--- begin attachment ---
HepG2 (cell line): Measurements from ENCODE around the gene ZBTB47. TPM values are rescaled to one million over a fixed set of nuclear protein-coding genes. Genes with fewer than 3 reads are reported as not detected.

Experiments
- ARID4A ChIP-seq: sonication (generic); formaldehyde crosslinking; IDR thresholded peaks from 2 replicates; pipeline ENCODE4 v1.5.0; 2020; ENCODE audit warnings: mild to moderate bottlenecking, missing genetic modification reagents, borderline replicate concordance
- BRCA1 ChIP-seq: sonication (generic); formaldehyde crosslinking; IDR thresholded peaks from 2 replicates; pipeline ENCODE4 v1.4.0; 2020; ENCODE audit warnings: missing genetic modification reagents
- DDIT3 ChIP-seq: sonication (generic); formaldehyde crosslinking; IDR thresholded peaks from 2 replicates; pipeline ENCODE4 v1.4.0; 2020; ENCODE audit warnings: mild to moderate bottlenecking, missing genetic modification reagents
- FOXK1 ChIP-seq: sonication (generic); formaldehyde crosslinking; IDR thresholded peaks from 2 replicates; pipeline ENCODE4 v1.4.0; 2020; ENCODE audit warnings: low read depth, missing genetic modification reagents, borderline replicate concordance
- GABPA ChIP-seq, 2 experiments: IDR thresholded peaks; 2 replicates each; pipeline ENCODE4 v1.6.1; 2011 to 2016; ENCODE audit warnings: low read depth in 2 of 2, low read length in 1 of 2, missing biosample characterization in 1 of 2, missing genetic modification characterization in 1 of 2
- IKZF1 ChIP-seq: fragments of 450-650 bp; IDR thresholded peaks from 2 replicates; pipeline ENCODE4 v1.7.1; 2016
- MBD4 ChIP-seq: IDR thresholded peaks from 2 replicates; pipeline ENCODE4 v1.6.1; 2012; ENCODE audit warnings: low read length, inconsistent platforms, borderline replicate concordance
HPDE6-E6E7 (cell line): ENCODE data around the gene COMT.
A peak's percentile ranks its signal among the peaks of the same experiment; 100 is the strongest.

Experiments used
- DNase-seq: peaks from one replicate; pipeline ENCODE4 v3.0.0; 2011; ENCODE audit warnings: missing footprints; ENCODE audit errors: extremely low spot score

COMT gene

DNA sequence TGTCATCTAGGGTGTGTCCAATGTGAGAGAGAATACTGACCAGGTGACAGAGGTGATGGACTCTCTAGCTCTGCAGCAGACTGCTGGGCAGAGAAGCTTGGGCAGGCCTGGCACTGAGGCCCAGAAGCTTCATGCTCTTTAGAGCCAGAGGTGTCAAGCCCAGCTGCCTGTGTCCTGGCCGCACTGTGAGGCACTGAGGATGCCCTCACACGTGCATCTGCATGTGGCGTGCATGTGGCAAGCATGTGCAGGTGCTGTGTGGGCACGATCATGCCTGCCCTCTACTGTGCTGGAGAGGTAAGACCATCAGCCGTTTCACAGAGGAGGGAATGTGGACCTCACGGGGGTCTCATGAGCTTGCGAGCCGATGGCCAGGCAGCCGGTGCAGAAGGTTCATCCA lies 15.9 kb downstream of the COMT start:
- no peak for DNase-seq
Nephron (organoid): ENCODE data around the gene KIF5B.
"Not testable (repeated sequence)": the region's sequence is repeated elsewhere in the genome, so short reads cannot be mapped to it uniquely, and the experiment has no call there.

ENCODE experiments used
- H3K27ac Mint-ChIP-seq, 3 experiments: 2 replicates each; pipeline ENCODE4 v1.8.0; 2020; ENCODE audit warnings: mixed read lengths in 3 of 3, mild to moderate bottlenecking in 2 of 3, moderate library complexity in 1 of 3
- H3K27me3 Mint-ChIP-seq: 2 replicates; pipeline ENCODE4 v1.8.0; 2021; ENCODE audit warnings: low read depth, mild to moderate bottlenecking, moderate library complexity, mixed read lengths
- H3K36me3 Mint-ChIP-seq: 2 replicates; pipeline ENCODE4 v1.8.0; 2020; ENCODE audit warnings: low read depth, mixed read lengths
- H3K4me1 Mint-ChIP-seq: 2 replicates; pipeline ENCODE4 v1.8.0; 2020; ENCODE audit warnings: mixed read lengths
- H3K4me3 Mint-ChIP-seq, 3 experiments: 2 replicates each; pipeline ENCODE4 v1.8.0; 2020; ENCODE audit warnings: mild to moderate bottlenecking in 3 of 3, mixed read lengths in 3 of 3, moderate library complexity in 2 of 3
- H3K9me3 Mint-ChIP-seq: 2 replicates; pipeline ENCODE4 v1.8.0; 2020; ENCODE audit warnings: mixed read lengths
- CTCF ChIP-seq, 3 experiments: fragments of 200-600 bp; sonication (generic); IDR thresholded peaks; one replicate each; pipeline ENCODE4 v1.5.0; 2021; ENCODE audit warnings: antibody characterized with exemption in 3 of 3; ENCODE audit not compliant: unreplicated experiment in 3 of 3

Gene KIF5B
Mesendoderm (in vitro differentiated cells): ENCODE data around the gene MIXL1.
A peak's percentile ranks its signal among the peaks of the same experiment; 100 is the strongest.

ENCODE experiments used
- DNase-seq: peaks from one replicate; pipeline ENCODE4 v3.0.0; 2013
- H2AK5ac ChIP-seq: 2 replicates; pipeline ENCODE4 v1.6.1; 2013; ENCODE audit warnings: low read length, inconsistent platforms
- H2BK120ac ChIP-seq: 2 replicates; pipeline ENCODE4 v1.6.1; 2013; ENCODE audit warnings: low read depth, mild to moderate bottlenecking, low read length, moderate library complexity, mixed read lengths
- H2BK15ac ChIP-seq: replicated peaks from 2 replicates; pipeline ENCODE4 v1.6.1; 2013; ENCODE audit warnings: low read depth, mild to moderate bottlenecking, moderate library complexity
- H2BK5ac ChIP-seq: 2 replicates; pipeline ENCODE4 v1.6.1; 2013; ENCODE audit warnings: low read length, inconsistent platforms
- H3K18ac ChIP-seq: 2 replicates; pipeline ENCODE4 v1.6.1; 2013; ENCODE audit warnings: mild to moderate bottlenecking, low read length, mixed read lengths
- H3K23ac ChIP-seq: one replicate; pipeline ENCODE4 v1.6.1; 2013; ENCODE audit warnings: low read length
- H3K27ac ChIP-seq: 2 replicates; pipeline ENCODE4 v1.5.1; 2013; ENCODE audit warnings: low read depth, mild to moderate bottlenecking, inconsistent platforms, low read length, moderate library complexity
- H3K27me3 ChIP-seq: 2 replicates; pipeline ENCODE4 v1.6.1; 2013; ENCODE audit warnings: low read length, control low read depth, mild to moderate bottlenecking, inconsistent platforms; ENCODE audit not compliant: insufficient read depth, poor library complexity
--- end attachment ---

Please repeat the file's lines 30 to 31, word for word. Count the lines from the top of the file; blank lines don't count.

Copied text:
ENCODE experiments used
- DNase-seq: peaks from one replicate; pipeline ENCODE4 v3.0.0; 2013